Should College Courses Be Graded Pass/Fail?

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Should College Courses be Graded "Pass/Fail?”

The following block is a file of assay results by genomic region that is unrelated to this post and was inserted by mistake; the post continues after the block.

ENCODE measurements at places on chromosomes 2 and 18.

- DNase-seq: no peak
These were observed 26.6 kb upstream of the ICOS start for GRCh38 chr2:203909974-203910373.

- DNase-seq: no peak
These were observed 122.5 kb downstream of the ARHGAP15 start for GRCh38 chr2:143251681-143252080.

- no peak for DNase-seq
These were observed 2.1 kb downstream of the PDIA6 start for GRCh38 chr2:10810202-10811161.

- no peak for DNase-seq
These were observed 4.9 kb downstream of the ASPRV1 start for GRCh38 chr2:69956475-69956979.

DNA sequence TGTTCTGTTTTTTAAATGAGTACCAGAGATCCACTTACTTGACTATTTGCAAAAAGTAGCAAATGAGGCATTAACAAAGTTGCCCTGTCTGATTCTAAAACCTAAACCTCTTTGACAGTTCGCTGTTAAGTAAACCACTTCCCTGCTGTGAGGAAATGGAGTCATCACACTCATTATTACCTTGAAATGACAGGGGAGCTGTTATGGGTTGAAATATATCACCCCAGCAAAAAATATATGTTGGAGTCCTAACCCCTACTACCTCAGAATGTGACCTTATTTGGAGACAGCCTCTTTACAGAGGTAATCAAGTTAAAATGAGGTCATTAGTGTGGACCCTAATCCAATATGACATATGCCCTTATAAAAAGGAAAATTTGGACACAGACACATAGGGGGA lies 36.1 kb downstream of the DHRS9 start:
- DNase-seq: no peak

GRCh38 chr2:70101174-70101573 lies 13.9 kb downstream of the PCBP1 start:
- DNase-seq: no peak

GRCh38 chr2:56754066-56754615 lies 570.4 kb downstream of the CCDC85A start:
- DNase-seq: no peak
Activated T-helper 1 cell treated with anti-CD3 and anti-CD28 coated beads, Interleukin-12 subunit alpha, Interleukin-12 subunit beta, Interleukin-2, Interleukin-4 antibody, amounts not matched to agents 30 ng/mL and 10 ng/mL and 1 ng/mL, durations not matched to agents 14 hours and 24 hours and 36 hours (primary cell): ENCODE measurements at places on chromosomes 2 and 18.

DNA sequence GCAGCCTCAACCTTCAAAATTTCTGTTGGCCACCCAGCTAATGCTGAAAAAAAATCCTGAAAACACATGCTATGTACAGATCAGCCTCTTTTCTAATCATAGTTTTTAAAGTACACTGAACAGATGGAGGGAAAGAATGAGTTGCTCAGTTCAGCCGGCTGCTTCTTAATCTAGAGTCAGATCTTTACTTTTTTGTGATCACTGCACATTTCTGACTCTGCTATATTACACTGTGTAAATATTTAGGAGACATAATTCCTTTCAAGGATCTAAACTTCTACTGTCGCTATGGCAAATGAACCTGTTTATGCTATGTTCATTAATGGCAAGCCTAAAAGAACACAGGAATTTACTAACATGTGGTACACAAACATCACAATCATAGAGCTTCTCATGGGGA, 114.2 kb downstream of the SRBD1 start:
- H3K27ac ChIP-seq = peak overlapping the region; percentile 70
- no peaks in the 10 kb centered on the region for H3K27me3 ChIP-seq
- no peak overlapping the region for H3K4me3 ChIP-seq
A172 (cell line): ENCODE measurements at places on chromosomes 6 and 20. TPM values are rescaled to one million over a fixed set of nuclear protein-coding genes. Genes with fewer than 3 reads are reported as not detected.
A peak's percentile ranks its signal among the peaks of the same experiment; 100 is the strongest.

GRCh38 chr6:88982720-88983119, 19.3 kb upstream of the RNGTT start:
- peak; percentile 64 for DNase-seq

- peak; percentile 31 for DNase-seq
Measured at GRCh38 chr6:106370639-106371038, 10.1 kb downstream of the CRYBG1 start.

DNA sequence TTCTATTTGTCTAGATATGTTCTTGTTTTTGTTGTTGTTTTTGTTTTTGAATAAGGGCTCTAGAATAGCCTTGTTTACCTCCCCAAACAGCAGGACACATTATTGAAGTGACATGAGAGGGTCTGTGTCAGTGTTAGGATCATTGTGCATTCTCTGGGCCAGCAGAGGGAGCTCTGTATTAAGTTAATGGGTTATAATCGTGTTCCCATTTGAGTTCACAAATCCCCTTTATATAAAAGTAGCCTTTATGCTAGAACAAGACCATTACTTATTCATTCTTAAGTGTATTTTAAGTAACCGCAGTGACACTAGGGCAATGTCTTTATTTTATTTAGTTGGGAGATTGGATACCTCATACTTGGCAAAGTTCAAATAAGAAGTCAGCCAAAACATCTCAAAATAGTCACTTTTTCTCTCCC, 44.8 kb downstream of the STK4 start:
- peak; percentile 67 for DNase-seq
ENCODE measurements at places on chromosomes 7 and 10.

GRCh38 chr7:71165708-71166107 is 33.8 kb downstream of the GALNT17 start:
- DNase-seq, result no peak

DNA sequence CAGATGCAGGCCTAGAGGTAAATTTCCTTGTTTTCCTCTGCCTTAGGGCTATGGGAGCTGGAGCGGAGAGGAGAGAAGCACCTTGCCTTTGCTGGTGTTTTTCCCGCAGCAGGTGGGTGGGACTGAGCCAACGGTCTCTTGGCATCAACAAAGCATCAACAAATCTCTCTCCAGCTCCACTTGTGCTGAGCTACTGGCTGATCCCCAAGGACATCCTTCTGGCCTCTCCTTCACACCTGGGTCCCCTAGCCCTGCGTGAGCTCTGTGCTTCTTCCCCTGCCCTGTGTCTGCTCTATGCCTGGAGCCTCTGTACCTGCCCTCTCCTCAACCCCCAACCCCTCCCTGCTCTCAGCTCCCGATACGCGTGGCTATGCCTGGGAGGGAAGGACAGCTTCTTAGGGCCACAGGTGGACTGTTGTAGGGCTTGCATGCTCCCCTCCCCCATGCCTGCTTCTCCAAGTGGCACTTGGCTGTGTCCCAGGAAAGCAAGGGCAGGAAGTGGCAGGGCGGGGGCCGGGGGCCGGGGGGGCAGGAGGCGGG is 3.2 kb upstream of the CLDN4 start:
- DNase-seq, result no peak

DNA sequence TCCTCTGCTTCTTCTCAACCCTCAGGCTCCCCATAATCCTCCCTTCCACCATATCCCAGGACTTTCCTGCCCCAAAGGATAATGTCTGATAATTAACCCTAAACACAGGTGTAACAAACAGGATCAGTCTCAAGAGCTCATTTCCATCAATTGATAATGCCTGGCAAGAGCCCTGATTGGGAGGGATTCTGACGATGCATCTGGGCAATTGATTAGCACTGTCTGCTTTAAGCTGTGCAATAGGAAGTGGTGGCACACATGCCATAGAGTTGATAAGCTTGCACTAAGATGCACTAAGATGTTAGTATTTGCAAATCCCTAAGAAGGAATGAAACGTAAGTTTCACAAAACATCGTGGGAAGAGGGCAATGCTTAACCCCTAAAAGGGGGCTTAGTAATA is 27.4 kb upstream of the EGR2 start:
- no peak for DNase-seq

This morning my son and I sat for a nice breakfast out on our patio to listen to the birds and enjoy the fresh air. Zack is fourteen years old and just finished his freshman year in high school. I posed a question to him, “What motivates you to get a better grade than a C on your assignments and exams?” Zack explained his motivation comes from trying to achieve an A because that’s the best and he tries hard to get the best grade. I then asked him, “What if your assignments and exams were graded only as a pass or fail, would you just do the minimum work that was required to get by?” His answer actually surprised me. He explained that without the pressure of meeting the grading criteria, he would have more time to learn and understand without being pressured by a grade. What this says to me is Zack would have time to focus on the subject matter that interests him the most and learn things that he can apply to his own personal life, not the standard requirements set by the teacher. The apprehension, however, is the knowledge base needed for the basic fundamentals of each curriculum, which teachers instruct by motivating students by a grade of comprehension. If students are not willing to take initiative to learn the basics, something has to motivate them. This question applied to the UMUC curriculum shows that same pros and cons. The pros of a pass/fail grading method give more freedom to students to broaden their scope of learning and ease the pressure of achieving what the teacher expects for a level of grade. The cons are leaving this broadened curriculum up to the students to decide what to learn and to accomplish, if anything. With the knowledge of having to just meet a level of “Pass” might give students an out to do the minimum required. The main goal is to learn and apply the new skills and tools to our lives and possibly teach others from our experiences. Students choose to go to...
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